Quinoa has been an extremely popular grain for in the past couple of years. It’s a little expensive for my everyday budget, though, so I don’t get to have it often. But when I do, my taste buds rejoice. Continue reading A bite of Marco Polo’s Quinoa Salad
Last year, I realized that I was being called out of the place where I’d worked for the last seven and a half years. The things I went through before I had this realization were gruelling. And even though this realization was a huge sigh of relief, it was still a difficult thing to process. I’d still be leaving something I enjoyed, something I’d invested sweat and tears in. I’d be changing my life as I knew it.
So to deal with all this, I made a playlist.
Naturally. Continue reading On the Eighth Year
Tomorrow is the 117th anniversary of the Philippine Declaration of Independence, and to celebrate, I took the Lakbayan Quiz again. When I took it in 2007, I got a D, which means that I’d visited 5-10% of the Philippines. Now, five years later, I’ve visited 16-23% of the country, which gave me a C. Ha! Progress!
On a related note, I wrote a blog post about how many Philippine islands I’ve visited.
The Lakbayan Quiz is a project by Eugene Villar of Vista Pilipinas. It asks you where you’ve been in the Philippines, and how frequently visit each place–just passed by, been there once or twice, visit frequently, or if you’ve lived there. The grading system is discussed in this blog post.
If you like travelling around the Philippines and you haven’t tried the Lakbayan or something similar, I highly recommend taking it. It’s not to brag about how high your score is–or wallow in self-pity when you get a low one. To me, it’s a reminder that there’s still so much of the Philippines waiting for me; a realization that I’ve actually quite forgotten some of the provinces and islands that I’d studied in school before; and a reissued challenge to know my country and visit as much of it as I can.
My Lakbayan grade is C!
How much of the Philippines have you visited? Find out at Lakbayan!
Created by Eugene Villar.
A layer of vinegar-infused white rice. A sheet of nori. A fresh slice of salmon sashimi. These are some of my favorite things in my favorite cuisine. And when they’re all rolled together with an important addition of cream cheese, it becomes a mouthful of happiness called a Cream Cheese Salmon Maki.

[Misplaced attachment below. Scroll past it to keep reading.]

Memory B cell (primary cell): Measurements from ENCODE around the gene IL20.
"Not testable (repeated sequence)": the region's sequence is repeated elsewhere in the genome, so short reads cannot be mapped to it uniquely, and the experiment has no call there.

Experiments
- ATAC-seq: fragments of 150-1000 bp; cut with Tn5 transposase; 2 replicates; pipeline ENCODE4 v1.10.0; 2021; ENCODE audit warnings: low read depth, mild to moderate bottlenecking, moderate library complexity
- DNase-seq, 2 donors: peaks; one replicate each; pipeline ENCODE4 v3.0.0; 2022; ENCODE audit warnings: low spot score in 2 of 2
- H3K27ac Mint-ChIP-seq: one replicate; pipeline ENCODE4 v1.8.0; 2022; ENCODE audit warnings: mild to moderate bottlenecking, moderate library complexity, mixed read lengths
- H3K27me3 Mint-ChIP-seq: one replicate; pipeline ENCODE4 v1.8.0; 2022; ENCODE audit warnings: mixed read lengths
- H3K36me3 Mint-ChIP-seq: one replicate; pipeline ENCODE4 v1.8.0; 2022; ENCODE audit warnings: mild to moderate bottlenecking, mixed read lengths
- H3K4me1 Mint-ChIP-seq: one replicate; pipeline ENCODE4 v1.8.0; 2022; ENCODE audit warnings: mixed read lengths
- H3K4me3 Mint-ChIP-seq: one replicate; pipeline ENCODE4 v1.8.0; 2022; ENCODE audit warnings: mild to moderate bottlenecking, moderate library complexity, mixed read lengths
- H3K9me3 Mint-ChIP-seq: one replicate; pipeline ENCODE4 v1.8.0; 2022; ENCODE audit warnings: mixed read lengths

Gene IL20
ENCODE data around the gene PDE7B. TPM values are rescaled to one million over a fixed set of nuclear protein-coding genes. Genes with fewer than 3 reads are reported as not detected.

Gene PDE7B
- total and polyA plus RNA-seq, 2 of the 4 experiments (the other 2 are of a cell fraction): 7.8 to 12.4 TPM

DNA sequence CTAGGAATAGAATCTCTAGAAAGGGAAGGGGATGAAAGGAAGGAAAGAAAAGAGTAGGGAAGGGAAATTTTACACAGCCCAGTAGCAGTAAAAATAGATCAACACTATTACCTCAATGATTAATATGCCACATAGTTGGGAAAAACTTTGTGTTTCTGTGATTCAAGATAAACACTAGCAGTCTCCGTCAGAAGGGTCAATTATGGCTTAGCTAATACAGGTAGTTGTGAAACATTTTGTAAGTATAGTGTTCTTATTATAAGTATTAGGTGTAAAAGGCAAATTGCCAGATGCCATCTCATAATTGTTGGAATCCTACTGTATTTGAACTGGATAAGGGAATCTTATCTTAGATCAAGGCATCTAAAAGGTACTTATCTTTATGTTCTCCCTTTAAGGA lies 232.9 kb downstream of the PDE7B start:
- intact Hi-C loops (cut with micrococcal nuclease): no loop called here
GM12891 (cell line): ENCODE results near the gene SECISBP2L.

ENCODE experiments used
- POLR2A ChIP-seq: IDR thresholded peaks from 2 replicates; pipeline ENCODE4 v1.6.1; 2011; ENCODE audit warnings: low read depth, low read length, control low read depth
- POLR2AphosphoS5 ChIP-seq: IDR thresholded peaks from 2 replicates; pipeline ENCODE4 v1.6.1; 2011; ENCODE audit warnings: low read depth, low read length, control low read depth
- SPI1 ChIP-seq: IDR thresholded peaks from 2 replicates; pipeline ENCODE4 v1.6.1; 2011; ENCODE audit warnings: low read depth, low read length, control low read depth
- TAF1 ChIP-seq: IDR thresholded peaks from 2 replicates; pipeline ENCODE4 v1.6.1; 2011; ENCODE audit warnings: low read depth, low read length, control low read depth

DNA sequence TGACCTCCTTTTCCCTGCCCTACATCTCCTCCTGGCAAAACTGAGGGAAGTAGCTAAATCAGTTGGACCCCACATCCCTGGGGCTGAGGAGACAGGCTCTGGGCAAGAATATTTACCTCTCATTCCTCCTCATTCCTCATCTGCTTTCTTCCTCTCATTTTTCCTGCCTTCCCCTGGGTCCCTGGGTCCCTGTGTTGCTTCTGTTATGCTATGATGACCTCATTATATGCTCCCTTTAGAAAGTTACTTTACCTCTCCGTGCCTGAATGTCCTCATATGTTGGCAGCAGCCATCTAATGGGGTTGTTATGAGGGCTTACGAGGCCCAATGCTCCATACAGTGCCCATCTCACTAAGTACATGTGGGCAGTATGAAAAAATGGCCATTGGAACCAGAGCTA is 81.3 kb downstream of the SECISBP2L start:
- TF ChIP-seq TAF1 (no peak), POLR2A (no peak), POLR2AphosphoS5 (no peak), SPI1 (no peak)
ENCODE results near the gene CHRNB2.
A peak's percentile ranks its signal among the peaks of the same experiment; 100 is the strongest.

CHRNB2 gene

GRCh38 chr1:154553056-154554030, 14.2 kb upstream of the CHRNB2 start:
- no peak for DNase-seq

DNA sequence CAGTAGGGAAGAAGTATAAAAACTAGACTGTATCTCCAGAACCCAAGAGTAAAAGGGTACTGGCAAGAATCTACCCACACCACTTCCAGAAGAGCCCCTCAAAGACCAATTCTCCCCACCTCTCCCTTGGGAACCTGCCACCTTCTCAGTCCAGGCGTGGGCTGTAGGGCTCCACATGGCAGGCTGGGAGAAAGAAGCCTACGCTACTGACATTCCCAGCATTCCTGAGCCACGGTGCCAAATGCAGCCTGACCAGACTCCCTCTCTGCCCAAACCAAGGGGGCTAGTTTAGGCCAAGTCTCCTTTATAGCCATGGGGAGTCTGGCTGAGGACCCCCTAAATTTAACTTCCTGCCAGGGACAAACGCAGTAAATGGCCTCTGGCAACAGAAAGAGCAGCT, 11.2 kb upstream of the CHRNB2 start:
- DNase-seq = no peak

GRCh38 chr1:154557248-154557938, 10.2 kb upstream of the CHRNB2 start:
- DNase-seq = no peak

I get giddy just thinking about it. Continue reading Happiness in a Cream Cheese Salmon Maki
Everybody loves a brownie. I have literally never met someone who didn’t love a brownie unless they were allergic. The way we like our brownies differ, though.
Some like them sweet or dark; with nuts or without. There are light ones, dense ones, and biscuity ones.
We all have our own definition of a perfect brownie. I, for one, love the rich, chocolate-y, melt-in-your-mouth kind, preferably with no nuts. Unless it’s soft walnut mixed in the brownie, or maybe almond slivers on top, just to add a little crunch, in case there aren’t any chocolate chips on it. It’s one or the other. I don’t want no nuts distracting me from my chocolate.
Because of our different preferences, it’s easy to find a brownie that everyone will like, but it’s a little harder to find a one that everyone will love and enjoy and smile like an idiot about.
I found one such brownie in Davao when I went there in May. Continue reading The Triple Dark Chocolate Brownies from Annipie are perfect
Once a year, our church holds a Discipleship conference.
It’s a big thing: it was to empower leaders to raise up leaders.
It’s a big thing: over 10,000 people all over Metro Manila were to be in attendance.
It’s a big thing: it was held simultaneously across 16 locations.
Our team’s involvement was in the preparations. My (non-)conversation with a colleague captured it:
“Is it so hard? I mean, don’t your department just have to prepare everything and so that all the other locations can execute it?”
Before October 2014, I had never ridden a train.
I’m not talking about city subways or bullet trains (although, before October 2014, I had never ridden a bullet train, either). I’m talking about cross-country ones that you ride for hours, where you stay in little cabins with your luggage tucked beside you; ones that seem to make you say “locomotive” instead of “train” in your head.
Continue reading Waiting for chug-chug-chugging